Ten-point plan missed opportunity for low-carbon housing

Ten-point plan missed opportunity for low-carbon housing


The Government’s Ten Point Plan for a Green Industrial Revolution highlights a missed opportunity for developing long-term plans for the housing sector.

The Prime Minister has announced a ten-point £12bn plan to drive the UK’s green ambitions, with investments into offshore wind, hydrogen fuel, electric vehicles, and the restoration of woodlands and other wild landscapes.

While at first glance it may appear a nice looking shopping list, and we will always welcome more investment into the green economy, the Government still needs to publish the detail to show how this list can be made into a plan. It also highlights a missed opportunity for developing long-term plans for the housing sector.

For example, retrofit: a quick easy win for reducing energy demand, carbon emissions and providing skilled jobs. The Green Homes Scheme is already facing issues, and this ten-point announcement was a key chance for the Government to reapproach retrofit.

Only 1,174 installers have signed up to the scheme, which started on 30 September, to cater to the more than 36,000 householders which have applied for the grants. The narrow scope of the Scheme and short time frame meant it would be unlikely ever to achieve its ambitions and, unfortunately, the extra £1 billion promised for retrofit next year, along with the extension of the Green Homes Grant voucher scheme by a year, is unlikely to be enough.

There has been plenty of time to put a National Retrofit Programme in place, yet there seems to be a poverty of ambition and general lack of courage from Government – reflected both in a failure to bring in carbon or quality targets for new housing.

The potential of a National Retrofit Programme was illustrated yesterday by the Institute for Public Policy Research (IPPR) https://www.ippr.org/research/publications/northern-powerhomes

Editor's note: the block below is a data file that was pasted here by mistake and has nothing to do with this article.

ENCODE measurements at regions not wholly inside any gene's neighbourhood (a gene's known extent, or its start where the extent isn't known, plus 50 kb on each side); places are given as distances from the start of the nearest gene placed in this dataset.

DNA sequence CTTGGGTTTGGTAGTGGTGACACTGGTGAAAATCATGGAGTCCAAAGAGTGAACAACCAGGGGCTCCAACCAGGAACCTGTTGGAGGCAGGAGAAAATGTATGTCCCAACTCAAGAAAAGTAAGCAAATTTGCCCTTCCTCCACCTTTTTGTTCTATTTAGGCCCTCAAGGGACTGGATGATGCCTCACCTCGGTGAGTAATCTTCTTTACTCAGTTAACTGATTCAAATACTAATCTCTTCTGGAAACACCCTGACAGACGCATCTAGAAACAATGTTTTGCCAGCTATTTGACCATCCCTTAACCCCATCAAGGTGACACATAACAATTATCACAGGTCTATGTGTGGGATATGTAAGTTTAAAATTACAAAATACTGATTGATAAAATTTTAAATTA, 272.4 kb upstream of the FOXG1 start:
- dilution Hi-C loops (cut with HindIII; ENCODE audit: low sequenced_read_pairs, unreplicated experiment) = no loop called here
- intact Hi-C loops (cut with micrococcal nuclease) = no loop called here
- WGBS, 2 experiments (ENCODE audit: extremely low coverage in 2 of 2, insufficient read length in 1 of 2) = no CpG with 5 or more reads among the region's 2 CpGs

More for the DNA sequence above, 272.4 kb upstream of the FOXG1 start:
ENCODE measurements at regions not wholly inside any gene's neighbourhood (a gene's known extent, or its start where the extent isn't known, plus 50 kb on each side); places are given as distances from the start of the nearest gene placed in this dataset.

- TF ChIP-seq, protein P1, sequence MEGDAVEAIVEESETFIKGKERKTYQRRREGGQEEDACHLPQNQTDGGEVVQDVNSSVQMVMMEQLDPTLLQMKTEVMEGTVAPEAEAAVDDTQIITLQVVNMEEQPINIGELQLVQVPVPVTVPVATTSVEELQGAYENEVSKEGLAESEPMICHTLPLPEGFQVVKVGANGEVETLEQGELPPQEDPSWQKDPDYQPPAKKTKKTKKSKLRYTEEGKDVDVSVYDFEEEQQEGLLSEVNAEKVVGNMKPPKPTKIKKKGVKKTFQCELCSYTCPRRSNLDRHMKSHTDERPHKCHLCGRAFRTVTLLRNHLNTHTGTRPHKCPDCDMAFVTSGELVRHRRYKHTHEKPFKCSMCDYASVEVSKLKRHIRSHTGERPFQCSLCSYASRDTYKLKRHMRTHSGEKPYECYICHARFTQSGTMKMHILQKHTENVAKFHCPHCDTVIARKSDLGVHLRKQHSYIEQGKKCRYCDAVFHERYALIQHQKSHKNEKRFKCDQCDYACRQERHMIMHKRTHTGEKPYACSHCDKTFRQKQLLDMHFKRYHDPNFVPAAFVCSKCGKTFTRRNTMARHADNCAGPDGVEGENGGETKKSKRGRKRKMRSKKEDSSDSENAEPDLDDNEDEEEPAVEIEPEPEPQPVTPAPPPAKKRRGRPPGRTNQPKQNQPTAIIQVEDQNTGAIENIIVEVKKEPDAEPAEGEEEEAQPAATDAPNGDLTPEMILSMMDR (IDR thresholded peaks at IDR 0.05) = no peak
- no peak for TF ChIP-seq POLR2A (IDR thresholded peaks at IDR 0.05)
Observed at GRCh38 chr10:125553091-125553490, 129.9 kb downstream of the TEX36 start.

Their report estimates green upgrades to homes across the North of England alone could create almost 190,000 new jobs in the region and beyond, as well as a £3.85bn boost to the economy each year. It came just on the back of a report from RIBA on Greener Homes, which together show growing consensus across construction for such an initiative.

Similarly, there is a nationwide – even global – consensus that forestry and timber supply chains are good economic powerhouses as well as efficient carbon reduction mechanisms and sources of construction innovation.

Yet as part of these ten points, we see the Government throw small change towards forestry as part of conservation, rather than recognise and fully support a thriving nature-based supply chain, producing products to displace high-carbon alternatives.

The ten-point list has come out at a difficult time for the Government and will certainly provide a welcome distraction from some of the more negative headlines they are generating.

But, long term low-carbon transformation should be seen as more than a distraction. It should be central to our economic and social future. The £12 billion sum may sound good in a headline but is in fact less than the Government has spent on contracts for PPE equipment (not all of which are up to scratch!) and far smaller than, say the £40 billion that Germany is investing in green recovery, or even the £106 billion that taxpayers are putting towards HS2.

Ultimately, the ten points contain areas which could make a sizeable difference, but they will also need sizeable investment along with detailed plans as to how they can be achieved.

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